“Without staff available, we will be forced to cancel bookings, and our broader tourism industry’s reputation will be damaged.
“Tour and transport operators are the glue that bring many visitors to our wonderful attractions, cellar doors, restaurants, and retail stores across our state. Without them, everyone suffers.”
TiCSA chief executive Shaun de Bruyn says while restrictions have eased, the industry still needs help to rebuild.
‘The struggles of the tour and transport sector are evidence of the significant damage to the industry over the last 2 years,” de Bruyn said.
“We must continue supporting the industry to rebuild, and we cannot do that without tour and transport operators, who are the ultimate collaborators within the tourism industry.”
Coull urged those with Passenger Accreditation and an MR/LR driver’s license or willing to obtain one, to get in touch.
Boothby candidate preferences Labor
High-profile independent candidate for Boothby, Jo Dyer, has changed her approach to preferences for the May 21 federal election.
Dyer, who previously indicated she’d run a split ticket, announced last night she will preference the ALP ahead of the Coalition on her how to vote cards.
Liberal-held Boothby is Adelaide’s most marginal seat.
She said her decision was a result of “deep personal contemplations” and a review of the major party policies. She said the “government is full of climate deniers” and its “proposed model for a National Integrity Commission is a sham at best”.
“The polls suggest voting will be close and my priority is to ensure the Morrison Joyce Government is not re-elected. If it were to be a close vote, I would be disappointed if any of my decisions resulted in their re-election,” Dyer said.
“Despite my strong criticism of many of Labor’s policy positions, or, in some cases, their absence of policy positions entirely, I am aware that this decision will likely lead to another wave of attacks from the Government and their allies claiming I’m a ‘Labor stooge’.
“To me, that will only demonstrate that they are incapable of understanding that there are many Australians outside of the Labor Party who do not support Scott Morrison and what his Government represents.”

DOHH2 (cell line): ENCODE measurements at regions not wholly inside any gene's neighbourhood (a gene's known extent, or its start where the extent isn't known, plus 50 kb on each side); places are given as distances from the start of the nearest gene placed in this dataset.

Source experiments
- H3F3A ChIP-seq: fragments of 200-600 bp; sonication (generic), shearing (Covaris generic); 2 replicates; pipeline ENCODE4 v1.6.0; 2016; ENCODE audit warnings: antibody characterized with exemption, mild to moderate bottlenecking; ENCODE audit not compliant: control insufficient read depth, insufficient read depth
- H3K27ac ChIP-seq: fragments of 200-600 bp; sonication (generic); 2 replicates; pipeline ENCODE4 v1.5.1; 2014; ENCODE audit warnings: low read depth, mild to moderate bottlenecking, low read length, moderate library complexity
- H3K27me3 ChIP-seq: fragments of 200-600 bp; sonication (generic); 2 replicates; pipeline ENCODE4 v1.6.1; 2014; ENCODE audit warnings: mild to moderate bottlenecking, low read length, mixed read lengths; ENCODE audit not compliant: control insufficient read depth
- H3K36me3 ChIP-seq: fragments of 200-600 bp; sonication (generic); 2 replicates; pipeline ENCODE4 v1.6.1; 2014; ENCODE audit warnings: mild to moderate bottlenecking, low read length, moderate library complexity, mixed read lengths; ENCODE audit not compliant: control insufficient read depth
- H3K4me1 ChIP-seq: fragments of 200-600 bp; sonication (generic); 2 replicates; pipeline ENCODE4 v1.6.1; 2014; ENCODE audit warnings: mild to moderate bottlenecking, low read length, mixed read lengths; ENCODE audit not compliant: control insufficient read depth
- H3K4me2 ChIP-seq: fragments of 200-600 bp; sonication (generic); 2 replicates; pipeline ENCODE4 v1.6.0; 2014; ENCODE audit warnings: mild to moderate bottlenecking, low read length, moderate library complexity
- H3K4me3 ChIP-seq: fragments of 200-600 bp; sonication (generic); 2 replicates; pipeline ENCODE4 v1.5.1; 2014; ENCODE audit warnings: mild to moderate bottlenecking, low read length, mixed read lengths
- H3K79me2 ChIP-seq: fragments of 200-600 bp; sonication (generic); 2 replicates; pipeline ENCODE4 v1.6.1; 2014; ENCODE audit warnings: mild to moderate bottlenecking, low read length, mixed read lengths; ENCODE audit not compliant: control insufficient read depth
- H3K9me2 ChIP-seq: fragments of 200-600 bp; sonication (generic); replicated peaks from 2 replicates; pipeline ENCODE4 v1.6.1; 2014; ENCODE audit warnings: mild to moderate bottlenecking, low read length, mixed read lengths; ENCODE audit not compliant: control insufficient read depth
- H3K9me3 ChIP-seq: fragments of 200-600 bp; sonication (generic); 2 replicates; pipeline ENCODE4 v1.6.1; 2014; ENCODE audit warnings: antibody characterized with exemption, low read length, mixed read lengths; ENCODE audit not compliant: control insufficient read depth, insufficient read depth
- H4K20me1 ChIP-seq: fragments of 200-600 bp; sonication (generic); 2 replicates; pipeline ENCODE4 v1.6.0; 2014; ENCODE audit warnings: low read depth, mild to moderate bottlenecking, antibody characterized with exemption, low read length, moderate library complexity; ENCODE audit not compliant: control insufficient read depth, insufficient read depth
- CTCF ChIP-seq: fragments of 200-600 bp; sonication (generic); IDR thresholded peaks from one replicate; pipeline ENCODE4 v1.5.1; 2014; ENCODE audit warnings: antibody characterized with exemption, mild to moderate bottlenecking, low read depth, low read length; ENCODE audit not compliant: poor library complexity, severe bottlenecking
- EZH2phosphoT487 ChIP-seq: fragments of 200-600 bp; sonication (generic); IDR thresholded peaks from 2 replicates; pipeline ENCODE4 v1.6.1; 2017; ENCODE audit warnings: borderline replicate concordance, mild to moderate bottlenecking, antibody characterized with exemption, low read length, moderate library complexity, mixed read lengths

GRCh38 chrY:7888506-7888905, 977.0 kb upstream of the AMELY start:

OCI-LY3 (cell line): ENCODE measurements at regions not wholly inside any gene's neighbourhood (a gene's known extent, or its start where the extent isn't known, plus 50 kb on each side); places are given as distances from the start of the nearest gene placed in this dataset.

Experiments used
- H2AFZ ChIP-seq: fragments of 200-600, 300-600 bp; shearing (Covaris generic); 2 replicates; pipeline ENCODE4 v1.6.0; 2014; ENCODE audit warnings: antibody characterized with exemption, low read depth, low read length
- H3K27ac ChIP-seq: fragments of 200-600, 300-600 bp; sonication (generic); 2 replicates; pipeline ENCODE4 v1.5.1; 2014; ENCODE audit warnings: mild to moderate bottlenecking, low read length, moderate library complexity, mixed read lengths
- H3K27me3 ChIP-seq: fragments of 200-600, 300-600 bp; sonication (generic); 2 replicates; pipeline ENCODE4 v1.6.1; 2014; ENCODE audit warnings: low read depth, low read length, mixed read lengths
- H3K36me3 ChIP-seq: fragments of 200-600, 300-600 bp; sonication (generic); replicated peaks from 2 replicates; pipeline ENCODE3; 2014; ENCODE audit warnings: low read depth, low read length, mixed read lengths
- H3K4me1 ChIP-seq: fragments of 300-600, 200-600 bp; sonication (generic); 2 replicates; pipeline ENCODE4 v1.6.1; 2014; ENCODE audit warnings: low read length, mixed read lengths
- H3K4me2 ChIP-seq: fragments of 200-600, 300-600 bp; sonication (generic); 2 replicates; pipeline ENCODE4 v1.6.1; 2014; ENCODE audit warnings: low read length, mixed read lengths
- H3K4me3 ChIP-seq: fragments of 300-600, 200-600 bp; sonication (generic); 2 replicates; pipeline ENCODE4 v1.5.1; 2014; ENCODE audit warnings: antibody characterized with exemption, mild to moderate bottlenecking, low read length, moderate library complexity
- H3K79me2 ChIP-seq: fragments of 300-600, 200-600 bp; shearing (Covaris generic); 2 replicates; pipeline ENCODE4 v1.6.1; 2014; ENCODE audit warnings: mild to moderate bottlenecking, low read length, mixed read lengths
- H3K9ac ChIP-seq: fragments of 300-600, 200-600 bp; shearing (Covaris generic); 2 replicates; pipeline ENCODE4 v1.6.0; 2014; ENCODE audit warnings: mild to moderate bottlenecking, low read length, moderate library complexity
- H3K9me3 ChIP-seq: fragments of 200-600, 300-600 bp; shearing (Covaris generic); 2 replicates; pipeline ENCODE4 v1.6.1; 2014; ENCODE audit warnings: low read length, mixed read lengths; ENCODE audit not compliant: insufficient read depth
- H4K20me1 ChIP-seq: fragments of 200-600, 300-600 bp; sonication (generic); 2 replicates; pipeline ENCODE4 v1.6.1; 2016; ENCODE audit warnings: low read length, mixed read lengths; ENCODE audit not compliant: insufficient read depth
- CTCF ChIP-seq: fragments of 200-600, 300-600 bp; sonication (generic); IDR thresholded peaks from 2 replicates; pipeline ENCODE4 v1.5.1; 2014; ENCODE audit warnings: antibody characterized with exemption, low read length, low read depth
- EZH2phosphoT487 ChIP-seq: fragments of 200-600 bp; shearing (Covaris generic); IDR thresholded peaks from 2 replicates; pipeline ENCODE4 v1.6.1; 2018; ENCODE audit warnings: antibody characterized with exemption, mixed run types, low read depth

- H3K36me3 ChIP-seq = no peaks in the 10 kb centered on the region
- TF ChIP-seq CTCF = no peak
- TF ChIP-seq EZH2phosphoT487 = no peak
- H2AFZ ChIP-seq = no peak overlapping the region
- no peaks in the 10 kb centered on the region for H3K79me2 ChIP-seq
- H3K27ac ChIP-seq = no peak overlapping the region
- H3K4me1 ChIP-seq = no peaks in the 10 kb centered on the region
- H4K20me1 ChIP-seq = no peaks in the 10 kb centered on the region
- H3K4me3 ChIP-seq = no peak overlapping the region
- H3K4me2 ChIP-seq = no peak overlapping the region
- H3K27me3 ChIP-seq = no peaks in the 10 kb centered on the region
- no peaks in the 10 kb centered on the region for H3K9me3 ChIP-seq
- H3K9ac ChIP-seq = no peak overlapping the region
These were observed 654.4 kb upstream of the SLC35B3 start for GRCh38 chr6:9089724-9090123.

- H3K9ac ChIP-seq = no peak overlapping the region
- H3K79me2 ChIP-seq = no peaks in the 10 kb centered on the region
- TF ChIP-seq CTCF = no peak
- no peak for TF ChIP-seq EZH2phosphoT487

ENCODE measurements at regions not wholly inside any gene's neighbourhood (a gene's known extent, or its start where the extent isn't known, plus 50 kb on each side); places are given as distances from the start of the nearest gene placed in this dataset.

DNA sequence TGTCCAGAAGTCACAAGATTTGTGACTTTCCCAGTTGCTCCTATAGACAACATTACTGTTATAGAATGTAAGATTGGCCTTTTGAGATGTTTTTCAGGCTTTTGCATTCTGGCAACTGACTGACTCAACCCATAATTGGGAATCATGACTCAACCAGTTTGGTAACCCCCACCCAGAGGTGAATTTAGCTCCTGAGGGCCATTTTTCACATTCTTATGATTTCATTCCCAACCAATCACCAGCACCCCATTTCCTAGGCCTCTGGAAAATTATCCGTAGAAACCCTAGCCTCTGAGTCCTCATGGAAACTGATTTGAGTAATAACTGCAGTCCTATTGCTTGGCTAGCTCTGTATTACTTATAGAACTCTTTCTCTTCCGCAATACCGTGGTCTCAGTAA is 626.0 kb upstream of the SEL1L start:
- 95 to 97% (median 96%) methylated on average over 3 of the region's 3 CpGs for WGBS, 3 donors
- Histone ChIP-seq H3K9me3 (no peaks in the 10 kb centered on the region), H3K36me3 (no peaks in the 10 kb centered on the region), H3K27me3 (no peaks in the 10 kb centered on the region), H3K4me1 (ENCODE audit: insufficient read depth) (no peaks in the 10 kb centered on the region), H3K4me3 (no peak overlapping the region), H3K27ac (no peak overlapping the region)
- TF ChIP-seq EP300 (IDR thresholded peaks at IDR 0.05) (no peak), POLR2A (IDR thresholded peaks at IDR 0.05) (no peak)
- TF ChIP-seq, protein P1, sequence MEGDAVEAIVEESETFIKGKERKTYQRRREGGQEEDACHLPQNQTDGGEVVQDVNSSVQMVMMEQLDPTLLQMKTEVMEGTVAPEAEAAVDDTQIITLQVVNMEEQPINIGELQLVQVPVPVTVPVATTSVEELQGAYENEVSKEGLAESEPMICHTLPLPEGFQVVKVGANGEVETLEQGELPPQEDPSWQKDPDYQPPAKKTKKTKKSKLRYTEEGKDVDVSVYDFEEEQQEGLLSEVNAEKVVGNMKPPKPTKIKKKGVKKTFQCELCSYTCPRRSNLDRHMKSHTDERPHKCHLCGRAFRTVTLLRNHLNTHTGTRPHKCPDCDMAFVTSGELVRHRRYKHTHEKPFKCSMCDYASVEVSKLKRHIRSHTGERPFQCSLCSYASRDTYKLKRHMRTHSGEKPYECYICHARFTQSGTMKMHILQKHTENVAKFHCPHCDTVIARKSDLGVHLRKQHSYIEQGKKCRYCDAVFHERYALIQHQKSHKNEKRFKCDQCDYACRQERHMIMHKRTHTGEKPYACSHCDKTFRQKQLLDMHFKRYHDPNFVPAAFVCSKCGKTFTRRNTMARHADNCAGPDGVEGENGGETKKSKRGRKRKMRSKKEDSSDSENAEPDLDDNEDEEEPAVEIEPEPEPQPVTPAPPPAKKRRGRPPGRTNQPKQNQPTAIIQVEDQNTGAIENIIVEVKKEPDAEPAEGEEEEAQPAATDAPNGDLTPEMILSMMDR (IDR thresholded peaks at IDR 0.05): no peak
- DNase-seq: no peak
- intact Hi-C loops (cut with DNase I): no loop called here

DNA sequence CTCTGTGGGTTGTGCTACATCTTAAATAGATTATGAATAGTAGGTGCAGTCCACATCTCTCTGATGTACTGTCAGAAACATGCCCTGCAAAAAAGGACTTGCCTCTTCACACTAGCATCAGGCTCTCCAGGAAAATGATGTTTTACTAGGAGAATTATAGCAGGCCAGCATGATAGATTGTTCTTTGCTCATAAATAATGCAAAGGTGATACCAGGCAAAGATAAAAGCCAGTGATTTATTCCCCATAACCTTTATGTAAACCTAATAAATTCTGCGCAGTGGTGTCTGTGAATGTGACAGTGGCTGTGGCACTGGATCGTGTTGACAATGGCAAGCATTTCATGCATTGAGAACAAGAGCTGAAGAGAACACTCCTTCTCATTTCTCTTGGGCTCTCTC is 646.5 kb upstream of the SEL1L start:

Cost of living a major vote decider: poll
Australians say addressing the soaring cost of living should be the main focus for whoever wins the upcoming federal election.
Surveying what should be a top priority after the May 21 poll, an Australian National University study found addressing cost of living (65 per cent), fixing aged care (60 per cent) and strengthening the economy (54 per cent) the top three responses.
Reducing health care costs (54 per cent) and addressing climate change (53 per cent) rounded out the top five, while 37 per cent of voters still view addressing COVID-19 as a major concern.
Immigration, discussed as an election issue early in the campaign, received the lowest response at 22 per cent.
Elsewhere, the ANU poll found a slight drop in people who said they would vote for Labor at the coming election, falling from 36.3 per cent in January to 34.4 per cent in April.
The coalition dipped from 31.7 per cent in January to 31.2 per cent in April, while the Greens jumped from 14.2 per cent in January to 16.2 per cent in April.
Study co-author Nicholas Biddle said the voting intention results, the top priority issues, and a lack of confidence in the government, all looked good for the Labor opposition.
“At the midway point of the campaign, Labor is in an election-winning position,” Biddle said.
“Voting intention data is reinforced by ongoing low confidence in the federal government – still at its lowest level since the Black Summer bushfire crisis – and voters prioritising policy areas that the government is struggling to create a positive narrative about, like cost of living, aged care and climate change.”
Some 62.4 per cent of respondents said they were disappointed with the direction of the country.
The ANU surveyed more than 3500 voters.
-With AAP and Reuters